Maine Marine’s Memorial Day Mission


Our 2011 Marine of the year is making headlines again–this time, for an ambitious project to honor all the fallen troops hailing from his home state.

We caught up with Maj. David Cote, a Pentagon budget analyst, earlier this year about his work in support of homeless veterans, centering on the development of an analytical tool to determine risk factors that caught the attention of San Diego mayor Bob Filner and a number of members of Congress. The tool, the the Service Member Attrition Risk Tool (SMART) is now being used by Veteran’s Village in San Diego to serve its homeless and at-risk population.

Marine Maj. Dave Cote in front of the Marine Corps War Memorial on April 3, 2013 in Arlington, Va. (Colin Kelly / Staff)

If he wasn’t staying busy enough between that project and his day job, Cote recently announced the launch of a 12-month project to commemorate all the troops from his home state of Maine who have been killed in the wars in Iraq and Afghanistan. Called the Summit Project, it will culminate on May 26, 2014 in a hike up Mt. Katahdin in Maine’s Baxter State Park to create a memorial at the top with a stone inscribed to honor each service member.

Mt. Katahdin/ public use


Cote was inspired by hike up Mt. Whitney, Calif that he completed over Labor Day last year. High up that mountain, there is a small crevice where Navy SEALs place stones etched to honor their fallen brothers-in-arms.

Cote said he wanted to begin a similar tradition for Maine, because the state has the third-highest percentage of veteran residents, and those who live there have a strong sense of patriotism and service.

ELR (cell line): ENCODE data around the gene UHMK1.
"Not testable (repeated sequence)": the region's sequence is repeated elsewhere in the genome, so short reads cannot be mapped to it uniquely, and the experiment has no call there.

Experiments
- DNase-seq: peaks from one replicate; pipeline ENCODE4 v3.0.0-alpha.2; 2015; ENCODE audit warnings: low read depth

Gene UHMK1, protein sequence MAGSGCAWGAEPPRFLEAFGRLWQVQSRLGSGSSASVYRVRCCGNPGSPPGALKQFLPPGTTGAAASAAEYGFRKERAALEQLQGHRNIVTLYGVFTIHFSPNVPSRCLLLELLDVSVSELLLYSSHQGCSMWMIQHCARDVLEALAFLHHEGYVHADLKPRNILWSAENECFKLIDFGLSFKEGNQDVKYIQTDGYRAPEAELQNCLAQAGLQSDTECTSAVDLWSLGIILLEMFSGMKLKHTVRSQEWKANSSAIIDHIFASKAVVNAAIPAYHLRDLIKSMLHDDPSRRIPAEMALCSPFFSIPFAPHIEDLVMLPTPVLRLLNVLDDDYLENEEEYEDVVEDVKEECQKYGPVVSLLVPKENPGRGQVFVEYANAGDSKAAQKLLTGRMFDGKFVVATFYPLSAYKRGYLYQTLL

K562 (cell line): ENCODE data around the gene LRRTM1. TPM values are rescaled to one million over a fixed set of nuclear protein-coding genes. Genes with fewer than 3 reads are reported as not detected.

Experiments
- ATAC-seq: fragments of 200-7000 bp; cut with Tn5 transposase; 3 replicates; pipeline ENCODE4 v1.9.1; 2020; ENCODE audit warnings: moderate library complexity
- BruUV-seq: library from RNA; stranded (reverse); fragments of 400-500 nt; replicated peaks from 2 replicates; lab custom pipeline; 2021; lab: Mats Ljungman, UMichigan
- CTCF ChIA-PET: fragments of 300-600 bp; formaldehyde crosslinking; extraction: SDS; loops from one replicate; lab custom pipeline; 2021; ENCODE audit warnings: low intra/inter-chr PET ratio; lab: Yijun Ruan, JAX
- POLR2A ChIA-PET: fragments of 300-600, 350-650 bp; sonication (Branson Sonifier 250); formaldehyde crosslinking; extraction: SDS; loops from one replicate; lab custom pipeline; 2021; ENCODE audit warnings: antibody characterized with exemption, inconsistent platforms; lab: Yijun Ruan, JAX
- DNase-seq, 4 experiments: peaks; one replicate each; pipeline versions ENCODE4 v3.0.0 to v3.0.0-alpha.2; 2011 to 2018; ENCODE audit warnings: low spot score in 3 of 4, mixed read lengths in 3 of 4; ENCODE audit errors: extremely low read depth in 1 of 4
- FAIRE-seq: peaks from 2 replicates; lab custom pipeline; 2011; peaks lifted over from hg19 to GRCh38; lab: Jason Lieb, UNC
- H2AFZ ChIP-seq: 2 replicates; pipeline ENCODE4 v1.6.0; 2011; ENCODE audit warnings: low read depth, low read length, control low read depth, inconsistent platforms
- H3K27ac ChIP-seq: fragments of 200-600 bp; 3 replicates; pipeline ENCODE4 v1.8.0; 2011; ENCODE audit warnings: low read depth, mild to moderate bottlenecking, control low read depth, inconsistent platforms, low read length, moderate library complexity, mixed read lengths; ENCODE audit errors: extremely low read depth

“Whenever I have a Memorial Day off, as long as I’ve been in my career, I count the number of fallen veterans that I know, and the list grows and grows,” Cote said. “When I talk to their families, they just say, ‘make sure my son or daughter’s memory is not forgotten.’ It’s very important that we honor their sacrifice and pay tribute to their sacrifice.”

Cote is using his Memorial Day weekend this year to visit families of the fallen and ask them to contribute a stone in honor of their loved one, taken from a place of significance to them. One father planned to find a stone by the water at his son’s favorite fishing spot, Cote said, and a mother told him she would bring one from the hill where her son would go to rest and meditate.

Cote and a group of volunteer hikers will carry the stones in their backpacks for the several hours it takes to hike Maine’s highest mountain.

That part of the journey is also symbolic, he said; the weight of the stone will help to represent the burden of grief and loss that the loved ones of the fallen bear.

Though Cote said his plan for the memorial hinges on getting permission to set it up atop Mt. Katahdin. But if he’s successful, he said, he envisions installing the little memorial in a quiet, out-of-the-way spot that will be special for those who put it there.

What I envision is a real discreet place, off the beaten path,” he said. “People will discover it and they’ll see the initials, and they’ll be very curious; they’ll want to find out the story.”

A Military Times database puts the number of fallen troops from Maine at 46, though other counts using different methods total up to 59. Cote said he doesn’t plan to exclude any fallen service member with ties to the state in his memorial.

Get more information about the project on his website.


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